A new government in Ottawa could pose serious risks for Atlantic Canada or present a new area of opportunity.

The risk is that the region could continue with its habit of constantly seeking more funding from other Canadian taxpayers to address local problems.

This fifty year old approach has created the most bloated public sectors in the developed world, larger than Greece before its financial crisis. It has also created provincial economies with astonishingly weak private sectors that are dependent on continuing subsidies from other Canadians for anything approaching normal North American standards of living.

Nova Scotians are subsidized by other Canadians by about $5,000 per person per year in equalization and all the other ways federal governments have subsidized particular regions. The corresponding figures for the other Atlantic Provinces are less but still substantial.

Despite this policy failure, it is possible that the new federal government will continue with current arrangements and indeed enhance them. There are plenty of new MPs to do the special pleading.

Another factor that could prolong this catastrophic situation is ignorance. Ottawa has never tabulated the regional subsidies it provides, including the many that are built into operating programs. Nor does it measure the comparability of provincial programs even though comparable levels of public services is the goal of the effort.

There are several factors, however, that suggest that even if the region is initially successful in the lobbying efforts that are likely underway, they cannot succeed for long:  Alberta is in a fiscal crisis and Ontario has not yet found its footing in the new global economy.

Moods in these provinces have changed, in part because the scale of the regional subsidy effort is impairing Canada’ productivity and competitiveness.

Canada’s weak productivity performance is due in large part to the transfer of tens of billions each year from high productivity provinces such as Ontario and Alberta to low productivity regions such as Atlantic Canada.

So, what is the opportunity side of this equation?

The opportunity is for regional leaders – especially business leaders – to  come to terms with the disastrous state of the Atlantic regional economy and propose steps to address the region’s essential problem – oversized governments that are insufficiently coordinated, impair private sector vitality and weaken the attractiveness of each province to immigrants.

Many commentators have noted this problem. Their work can be simply summarized: economies that are driven by the culture of government and its ecology of rules, top-down management and sometimes cronyism are less likely to perform well than those that emphasize markets, entrepreneurship and minimally necessary government intervention.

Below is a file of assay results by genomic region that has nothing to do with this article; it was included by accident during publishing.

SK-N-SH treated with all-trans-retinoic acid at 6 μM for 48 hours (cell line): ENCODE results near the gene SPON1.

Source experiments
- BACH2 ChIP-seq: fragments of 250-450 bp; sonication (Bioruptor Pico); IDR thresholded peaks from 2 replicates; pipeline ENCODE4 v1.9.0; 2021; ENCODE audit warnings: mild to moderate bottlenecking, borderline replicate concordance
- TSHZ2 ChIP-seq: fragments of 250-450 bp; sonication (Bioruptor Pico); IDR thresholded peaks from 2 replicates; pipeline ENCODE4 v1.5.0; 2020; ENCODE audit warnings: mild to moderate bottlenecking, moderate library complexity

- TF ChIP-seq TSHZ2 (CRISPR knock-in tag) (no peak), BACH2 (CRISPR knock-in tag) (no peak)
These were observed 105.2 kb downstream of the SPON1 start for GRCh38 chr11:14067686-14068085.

The first step would be to set a goal that personnel levels to deliver provincial programming in the Atlantic region should be similar to those found in other Canadian provinces.

The second step would be to commission external reviews of government spending in the region and individual provinces, along the lines of the Drummond Report in Ontario. Independence from provincial governments would be essential to avoid political influence on the results.

The third step would be to form a common services organization that would deliver most provincial programming under contract to the three Maritime Provinces and in some cases to Newfoundland. This would permit orderly downsizing of provincial public services while still protecting provincial identities.

Business and community leaders should argue, also, that eligibility for equalization should be made conditional on bringing the size of the  public sectors in each province in line with levels experienced elsewhere in the developed world, with measurable targets for each year and annual assessments of eligibility.

The federal government should also play a role in this restructuring. It should alter equalization so that funds are distributed based on need, not currently considered, and revenue considerations. This would ensure fairness and also that the real needs of provincial populations, including demographics, are considered in determining equalization entitlements.

Ottawa might contribute to restructuring costs as long as future demands from the region are reduced by equivalent amounts.

In summary, Atlantic Canada now faces a future of greater outmigration (including grandparents moving to be closer to families that have already migrated), stagnant economic performance and possibly even solvency crises unless fundamental change occurs.

The Ivany and OneNS proposed solutions such as enhanced immigration and greater attention to small children will not be possible unless the regional economy is strengthened.

Downsizing the excessive public sectors that are the defining characteristics of the Atlantic region is urgently needed to restore balance, pursue new directions and achieve a better future.

David MacKinnon is a Fellow at the Atlantic Institute for Market Studies (AIMS.ca). He served as Director, Planning and Economics and as Executive Director, Development Strategy in the Nova Scotia Department of Development from 1976 to 1981. He later served in senior capacities in the Ontario Public Service, the Bank of Montreal and as CEO of the Ontario Hospital Association.


This article also appeared in the Chronicle Herald.